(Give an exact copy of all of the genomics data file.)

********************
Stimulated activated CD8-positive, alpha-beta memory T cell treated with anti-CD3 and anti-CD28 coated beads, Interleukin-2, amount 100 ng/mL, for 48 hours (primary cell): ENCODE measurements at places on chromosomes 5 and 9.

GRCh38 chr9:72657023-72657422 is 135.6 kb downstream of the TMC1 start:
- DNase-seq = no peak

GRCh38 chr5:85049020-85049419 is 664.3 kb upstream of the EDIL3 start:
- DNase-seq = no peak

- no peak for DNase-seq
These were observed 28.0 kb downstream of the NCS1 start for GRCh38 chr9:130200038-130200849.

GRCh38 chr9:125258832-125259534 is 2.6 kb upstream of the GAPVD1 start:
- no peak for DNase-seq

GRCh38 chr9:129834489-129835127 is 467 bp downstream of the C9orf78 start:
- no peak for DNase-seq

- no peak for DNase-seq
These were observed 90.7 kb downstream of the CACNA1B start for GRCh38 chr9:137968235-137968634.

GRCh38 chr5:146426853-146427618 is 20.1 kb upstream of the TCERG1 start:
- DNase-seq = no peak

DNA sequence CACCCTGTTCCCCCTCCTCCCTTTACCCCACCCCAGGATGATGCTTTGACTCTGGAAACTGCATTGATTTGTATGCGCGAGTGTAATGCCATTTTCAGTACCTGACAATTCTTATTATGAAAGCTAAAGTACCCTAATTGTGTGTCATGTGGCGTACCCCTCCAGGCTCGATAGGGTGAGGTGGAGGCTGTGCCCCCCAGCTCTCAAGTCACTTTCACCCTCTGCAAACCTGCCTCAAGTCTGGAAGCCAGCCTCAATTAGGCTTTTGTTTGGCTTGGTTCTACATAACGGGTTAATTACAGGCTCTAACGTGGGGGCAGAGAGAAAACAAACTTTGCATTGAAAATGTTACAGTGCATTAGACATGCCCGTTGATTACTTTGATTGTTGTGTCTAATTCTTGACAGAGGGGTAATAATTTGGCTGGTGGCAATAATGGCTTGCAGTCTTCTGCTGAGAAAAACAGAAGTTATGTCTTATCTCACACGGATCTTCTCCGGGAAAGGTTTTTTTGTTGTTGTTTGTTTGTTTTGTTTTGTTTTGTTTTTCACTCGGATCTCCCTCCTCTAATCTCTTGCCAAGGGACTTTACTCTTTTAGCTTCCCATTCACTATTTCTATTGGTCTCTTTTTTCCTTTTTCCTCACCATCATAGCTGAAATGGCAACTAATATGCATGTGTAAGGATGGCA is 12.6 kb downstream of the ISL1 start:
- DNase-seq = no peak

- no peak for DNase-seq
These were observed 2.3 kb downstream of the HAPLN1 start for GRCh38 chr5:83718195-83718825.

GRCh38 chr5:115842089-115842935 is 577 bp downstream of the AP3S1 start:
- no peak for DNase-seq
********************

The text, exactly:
Stimulated activated CD8-positive, alpha-beta memory T cell treated with anti-CD3 and anti-CD28 coated beads, Interleukin-2, amount 100 ng/mL, for 48 hours (primary cell): ENCODE measurements at places on chromosomes 5 and 9.

GRCh38 chr9:72657023-72657422 is 135.6 kb downstream of the TMC1 start:
- DNase-seq = no peak

GRCh38 chr5:85049020-85049419 is 664.3 kb upstream of the EDIL3 start:
- DNase-seq = no peak

- no peak for DNase-seq
These were observed 28.0 kb downstream of the NCS1 start for GRCh38 chr9:130200038-130200849.

GRCh38 chr9:125258832-125259534 is 2.6 kb upstream of the GAPVD1 start:
- no peak for DNase-seq

GRCh38 chr9:129834489-129835127 is 467 bp downstream of the C9orf78 start:
- no peak for DNase-seq

- no peak for DNase-seq
These were observed 90.7 kb downstream of the CACNA1B start for GRCh38 chr9:137968235-137968634.

GRCh38 chr5:146426853-146427618 is 20.1 kb upstream of the TCERG1 start:
- DNase-seq = no peak

DNA sequence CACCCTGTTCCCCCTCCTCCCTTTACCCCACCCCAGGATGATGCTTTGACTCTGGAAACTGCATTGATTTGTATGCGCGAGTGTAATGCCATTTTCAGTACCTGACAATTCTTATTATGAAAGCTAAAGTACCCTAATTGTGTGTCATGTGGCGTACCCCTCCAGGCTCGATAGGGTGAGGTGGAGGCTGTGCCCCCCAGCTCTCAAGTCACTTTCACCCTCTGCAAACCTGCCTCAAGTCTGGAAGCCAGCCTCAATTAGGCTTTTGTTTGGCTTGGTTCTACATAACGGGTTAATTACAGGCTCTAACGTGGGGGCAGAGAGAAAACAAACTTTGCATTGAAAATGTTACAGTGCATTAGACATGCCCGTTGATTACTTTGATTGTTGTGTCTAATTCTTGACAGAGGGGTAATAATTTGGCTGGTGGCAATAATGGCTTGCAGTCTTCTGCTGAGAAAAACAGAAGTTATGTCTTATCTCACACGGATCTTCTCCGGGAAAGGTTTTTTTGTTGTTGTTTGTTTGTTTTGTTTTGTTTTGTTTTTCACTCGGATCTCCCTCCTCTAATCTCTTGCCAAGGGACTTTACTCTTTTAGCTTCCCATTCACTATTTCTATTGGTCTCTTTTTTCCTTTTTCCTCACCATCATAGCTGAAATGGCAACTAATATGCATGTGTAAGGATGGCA is 12.6 kb downstream of the ISL1 start:
- DNase-seq = no peak

- no peak for DNase-seq
These were observed 2.3 kb downstream of the HAPLN1 start for GRCh38 chr5:83718195-83718825.

GRCh38 chr5:115842089-115842935 is 577 bp downstream of the AP3S1 start:
- no peak for DNase-seq